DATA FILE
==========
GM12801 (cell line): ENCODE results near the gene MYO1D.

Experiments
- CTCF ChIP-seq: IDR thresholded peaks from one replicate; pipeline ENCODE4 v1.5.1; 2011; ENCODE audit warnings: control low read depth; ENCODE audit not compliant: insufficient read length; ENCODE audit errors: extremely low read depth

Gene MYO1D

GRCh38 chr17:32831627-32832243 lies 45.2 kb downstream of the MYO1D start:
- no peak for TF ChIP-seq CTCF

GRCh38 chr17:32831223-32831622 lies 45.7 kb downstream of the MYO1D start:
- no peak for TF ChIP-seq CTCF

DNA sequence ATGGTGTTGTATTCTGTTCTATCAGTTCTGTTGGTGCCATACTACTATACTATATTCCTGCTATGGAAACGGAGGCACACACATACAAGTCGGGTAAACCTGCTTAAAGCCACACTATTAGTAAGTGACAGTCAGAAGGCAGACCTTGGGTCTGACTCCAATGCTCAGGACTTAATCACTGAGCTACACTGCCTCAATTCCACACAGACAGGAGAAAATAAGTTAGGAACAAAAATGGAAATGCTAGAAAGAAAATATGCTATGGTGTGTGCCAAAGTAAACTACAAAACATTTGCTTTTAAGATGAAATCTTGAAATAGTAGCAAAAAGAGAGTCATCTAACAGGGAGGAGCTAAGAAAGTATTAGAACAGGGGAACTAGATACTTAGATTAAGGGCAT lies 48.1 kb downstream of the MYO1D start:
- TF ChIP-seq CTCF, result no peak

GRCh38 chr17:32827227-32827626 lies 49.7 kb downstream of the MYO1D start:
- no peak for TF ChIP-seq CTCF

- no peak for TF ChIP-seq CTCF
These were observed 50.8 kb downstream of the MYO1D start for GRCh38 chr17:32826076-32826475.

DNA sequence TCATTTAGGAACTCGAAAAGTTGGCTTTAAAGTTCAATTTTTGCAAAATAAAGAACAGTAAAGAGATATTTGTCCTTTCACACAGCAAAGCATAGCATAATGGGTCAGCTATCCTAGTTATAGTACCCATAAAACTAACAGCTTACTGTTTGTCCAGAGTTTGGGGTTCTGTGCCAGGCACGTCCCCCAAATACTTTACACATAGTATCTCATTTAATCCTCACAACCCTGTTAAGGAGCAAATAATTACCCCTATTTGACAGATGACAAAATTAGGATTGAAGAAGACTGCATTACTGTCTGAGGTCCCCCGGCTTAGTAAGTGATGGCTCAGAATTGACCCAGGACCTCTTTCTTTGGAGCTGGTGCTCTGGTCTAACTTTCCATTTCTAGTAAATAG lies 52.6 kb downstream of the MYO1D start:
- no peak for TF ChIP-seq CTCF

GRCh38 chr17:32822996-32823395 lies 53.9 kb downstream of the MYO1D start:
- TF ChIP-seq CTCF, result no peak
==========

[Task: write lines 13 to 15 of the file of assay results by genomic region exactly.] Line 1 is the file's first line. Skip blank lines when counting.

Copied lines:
- no peak for TF ChIP-seq CTCF
These were observed 50.8 kb downstream of the MYO1D start for GRCh38 chr17:32826076-32826475.

DNA sequence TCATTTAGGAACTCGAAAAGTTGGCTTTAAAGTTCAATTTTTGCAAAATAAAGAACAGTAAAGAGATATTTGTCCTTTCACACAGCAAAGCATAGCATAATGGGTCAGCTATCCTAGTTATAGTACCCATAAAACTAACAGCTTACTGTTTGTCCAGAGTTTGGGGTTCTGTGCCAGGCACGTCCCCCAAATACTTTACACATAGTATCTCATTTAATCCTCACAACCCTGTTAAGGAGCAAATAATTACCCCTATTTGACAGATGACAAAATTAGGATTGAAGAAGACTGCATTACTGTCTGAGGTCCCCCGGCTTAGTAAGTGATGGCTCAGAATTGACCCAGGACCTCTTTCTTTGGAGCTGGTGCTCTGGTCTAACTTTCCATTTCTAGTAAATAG lies 52.6 kb downstream of the MYO1D start: